Nonproliferation reflections, from a Kosovo minefield

By Brenna Gautam | October 24, 2017

Gazing across the mountains of Dulje Pass in Kosovo on a cool morning in August 2017, I tried to picture these same mountains erupting in bloodshed 18 years earlier. The surrounding roads and infrastructure have boomed during that span of years, creating a mirage of peace and stability. But just below the surface, landmines remain as a hidden relic of past conflict, and continue to inflict pain on innocent victims all these years later.

To a law student interested in arms control, diving into Kosovo’s demining efforts sounded like an ideal summer project. Little did I know that, from this developing country, a slew of broader lessons for disarmament in the nuclear field would emerge—a gift from the land of blood and honey at a time when humanity desperately needs to learn from what’s buried beneath Kosovo’s soil. Now that I am back home in the United States, a country recklessly flirting with a nuclear arms race on the Korean Peninsula, I want to articulate and apply these lessons to domestic nuclear nonproliferation efforts.

The importance of education. Today in Kosovo, landmines remain the longest-lasting and most indiscriminate weapons of war. I have held these weapons in my hands: Anti-vehicle mines, designed to destroy tanks, are blunt and heavy; anti-personnel mines, designed to shatter or pulverize the bodies of soldiers, are light and plastic, almost like toys. Even if a victim is lucky enough to escape death, a detonated landmine can cause disfiguration, blindness, and the loss of limbs. Because of their height and size, children often experience the worst of these effects.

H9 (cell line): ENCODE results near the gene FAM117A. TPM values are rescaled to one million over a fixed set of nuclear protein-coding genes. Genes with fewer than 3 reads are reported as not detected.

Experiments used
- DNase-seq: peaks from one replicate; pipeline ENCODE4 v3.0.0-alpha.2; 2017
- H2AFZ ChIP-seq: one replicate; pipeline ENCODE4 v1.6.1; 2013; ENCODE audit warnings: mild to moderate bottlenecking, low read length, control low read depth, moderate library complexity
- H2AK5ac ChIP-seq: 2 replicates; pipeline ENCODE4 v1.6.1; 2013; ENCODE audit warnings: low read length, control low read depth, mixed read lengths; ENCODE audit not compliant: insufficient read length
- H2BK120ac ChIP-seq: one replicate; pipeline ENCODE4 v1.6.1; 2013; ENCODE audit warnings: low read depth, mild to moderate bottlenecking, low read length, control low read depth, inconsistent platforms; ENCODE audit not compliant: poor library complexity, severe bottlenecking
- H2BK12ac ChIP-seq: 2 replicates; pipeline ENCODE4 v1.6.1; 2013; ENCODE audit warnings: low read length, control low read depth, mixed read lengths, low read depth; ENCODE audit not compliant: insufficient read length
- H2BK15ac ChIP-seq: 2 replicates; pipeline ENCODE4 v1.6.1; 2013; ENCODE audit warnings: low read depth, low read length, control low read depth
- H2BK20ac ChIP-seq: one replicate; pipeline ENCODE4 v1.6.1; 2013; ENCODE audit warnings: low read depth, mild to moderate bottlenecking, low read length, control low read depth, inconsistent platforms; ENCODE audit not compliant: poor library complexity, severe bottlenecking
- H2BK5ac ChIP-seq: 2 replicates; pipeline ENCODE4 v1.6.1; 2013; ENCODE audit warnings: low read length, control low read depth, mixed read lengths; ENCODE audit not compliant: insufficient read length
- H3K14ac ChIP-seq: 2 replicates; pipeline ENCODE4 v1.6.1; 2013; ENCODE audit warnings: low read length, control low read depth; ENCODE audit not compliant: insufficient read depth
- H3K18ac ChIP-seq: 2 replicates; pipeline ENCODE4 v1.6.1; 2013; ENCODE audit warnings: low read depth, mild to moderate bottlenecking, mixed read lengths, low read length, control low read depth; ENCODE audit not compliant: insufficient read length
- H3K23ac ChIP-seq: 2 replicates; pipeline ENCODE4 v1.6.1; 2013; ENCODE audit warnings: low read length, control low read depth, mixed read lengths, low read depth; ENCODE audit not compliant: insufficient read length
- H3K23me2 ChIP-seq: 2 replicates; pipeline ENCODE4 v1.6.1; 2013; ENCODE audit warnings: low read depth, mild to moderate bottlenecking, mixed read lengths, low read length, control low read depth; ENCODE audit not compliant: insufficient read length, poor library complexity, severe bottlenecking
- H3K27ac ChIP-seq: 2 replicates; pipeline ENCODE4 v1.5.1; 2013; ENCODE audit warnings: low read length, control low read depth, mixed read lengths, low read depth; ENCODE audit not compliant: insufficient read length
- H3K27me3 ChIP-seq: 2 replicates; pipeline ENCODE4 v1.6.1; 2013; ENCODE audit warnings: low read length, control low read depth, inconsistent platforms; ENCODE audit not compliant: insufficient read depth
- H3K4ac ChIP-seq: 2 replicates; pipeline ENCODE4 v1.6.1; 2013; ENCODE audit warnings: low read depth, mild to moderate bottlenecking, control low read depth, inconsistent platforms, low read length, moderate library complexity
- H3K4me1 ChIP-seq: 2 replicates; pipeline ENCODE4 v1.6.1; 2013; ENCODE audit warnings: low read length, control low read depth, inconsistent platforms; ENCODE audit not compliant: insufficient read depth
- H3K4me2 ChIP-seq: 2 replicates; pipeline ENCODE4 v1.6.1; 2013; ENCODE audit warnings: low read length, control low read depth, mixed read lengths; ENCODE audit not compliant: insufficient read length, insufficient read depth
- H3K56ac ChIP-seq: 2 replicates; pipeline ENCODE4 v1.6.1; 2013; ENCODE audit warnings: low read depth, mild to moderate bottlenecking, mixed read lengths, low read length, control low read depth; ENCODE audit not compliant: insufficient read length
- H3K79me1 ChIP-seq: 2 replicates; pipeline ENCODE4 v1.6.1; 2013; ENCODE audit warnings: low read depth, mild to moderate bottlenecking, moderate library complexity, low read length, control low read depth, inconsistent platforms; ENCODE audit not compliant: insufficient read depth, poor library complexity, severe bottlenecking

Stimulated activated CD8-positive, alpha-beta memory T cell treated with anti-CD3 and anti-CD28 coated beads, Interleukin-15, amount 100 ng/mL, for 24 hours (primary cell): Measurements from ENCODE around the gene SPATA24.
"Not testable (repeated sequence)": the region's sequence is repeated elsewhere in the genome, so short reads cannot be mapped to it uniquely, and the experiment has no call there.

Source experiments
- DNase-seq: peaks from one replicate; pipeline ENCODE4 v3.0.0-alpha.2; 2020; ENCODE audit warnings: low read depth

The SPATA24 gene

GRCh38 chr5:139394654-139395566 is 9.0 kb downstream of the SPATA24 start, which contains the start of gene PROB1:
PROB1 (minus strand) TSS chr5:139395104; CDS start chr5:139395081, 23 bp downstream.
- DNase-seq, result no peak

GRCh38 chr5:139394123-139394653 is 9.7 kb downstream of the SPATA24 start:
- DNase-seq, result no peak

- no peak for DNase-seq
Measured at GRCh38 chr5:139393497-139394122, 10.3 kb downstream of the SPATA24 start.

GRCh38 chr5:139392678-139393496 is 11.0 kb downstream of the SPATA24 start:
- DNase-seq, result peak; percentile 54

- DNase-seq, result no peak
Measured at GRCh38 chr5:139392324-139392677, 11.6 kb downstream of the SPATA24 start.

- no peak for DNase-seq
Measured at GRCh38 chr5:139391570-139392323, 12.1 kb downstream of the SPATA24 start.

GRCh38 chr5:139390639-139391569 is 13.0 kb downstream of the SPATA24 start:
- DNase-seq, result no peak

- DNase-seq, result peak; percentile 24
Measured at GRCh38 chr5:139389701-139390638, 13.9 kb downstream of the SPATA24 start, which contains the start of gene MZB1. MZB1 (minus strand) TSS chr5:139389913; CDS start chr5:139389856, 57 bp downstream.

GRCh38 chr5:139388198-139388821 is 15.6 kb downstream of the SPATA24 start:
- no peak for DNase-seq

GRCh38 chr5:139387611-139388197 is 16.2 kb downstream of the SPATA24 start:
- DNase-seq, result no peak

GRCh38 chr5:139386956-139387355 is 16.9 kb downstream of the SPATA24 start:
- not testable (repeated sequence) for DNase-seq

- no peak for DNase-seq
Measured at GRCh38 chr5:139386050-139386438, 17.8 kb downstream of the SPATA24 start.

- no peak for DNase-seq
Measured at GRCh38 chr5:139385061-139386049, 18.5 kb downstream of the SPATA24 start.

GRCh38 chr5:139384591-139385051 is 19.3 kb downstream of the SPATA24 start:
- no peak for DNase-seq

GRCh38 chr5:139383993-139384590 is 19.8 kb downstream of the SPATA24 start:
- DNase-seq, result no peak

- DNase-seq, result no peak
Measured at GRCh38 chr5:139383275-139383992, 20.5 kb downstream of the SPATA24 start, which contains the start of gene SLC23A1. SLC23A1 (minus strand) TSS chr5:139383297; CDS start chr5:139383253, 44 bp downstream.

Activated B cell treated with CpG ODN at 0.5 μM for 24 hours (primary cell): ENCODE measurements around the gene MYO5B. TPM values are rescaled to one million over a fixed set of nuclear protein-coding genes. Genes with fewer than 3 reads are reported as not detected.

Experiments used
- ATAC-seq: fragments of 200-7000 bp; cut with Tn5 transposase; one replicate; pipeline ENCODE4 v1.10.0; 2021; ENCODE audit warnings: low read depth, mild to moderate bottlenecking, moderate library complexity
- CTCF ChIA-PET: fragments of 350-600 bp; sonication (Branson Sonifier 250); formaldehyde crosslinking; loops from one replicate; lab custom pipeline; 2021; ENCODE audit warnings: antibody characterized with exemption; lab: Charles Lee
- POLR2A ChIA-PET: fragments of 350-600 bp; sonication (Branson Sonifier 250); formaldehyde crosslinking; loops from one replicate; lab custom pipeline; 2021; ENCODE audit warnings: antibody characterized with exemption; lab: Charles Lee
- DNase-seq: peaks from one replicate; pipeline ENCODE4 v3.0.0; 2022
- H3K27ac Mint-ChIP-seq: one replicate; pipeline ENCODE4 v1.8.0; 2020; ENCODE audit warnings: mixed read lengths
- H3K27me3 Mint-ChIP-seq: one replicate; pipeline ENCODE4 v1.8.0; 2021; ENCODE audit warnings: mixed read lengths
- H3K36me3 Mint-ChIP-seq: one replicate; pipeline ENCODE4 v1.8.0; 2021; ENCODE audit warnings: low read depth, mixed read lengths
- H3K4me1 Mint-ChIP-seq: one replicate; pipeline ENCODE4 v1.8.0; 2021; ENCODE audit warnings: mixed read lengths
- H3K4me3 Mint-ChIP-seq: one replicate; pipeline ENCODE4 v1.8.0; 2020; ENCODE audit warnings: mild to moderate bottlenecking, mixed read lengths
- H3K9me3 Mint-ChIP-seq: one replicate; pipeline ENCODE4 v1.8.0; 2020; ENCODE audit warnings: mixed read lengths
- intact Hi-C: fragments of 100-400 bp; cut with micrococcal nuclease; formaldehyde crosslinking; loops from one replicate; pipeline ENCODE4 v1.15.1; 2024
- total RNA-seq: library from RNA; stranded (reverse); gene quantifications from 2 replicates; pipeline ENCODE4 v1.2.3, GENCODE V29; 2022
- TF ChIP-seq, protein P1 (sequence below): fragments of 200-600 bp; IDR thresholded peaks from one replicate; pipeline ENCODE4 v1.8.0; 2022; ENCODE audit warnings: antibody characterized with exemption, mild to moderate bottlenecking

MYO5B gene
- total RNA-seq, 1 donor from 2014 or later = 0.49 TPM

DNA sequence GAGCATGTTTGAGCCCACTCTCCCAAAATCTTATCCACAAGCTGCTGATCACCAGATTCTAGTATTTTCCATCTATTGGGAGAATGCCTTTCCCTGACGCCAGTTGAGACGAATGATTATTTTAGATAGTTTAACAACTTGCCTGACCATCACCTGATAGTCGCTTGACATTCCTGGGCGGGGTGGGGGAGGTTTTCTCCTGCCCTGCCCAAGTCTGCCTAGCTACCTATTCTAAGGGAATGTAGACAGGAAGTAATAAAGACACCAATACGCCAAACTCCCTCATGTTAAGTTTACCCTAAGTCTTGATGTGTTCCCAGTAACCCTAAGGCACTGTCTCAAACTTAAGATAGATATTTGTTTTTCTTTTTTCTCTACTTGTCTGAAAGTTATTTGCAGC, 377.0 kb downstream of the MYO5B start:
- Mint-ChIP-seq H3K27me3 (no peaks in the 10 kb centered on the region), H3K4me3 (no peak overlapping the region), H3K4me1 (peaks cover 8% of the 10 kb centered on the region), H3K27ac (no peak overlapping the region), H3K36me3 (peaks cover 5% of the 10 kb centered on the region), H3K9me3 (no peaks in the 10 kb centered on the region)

The tragedy of children as victims of landmines brought me to my first lesson: the necessity of awareness and education. To combat youth fatalities, Kosovo has implemented education initiatives in mine awareness. Instructors travel to schools across the country, demonstrating how to identify weapons, and warning of the devastation they can cause.

Learning about these initiatives, I was struck by their dual purpose of keeping children safe from picking up ordnance while simultaneously reinforcing the humanitarian and ethical issues related to mines. It made me wonder: Where is the nuclear education here in America? How can US politicians hope to see a future without nuclear weapons when our public schools are failing to teach the younger generation about their inherent dangers? Why are disarmament education initiatives like the Critical Issues Forum, which introduces high school students to nonproliferation issues through a project-based curriculum, not more widespread?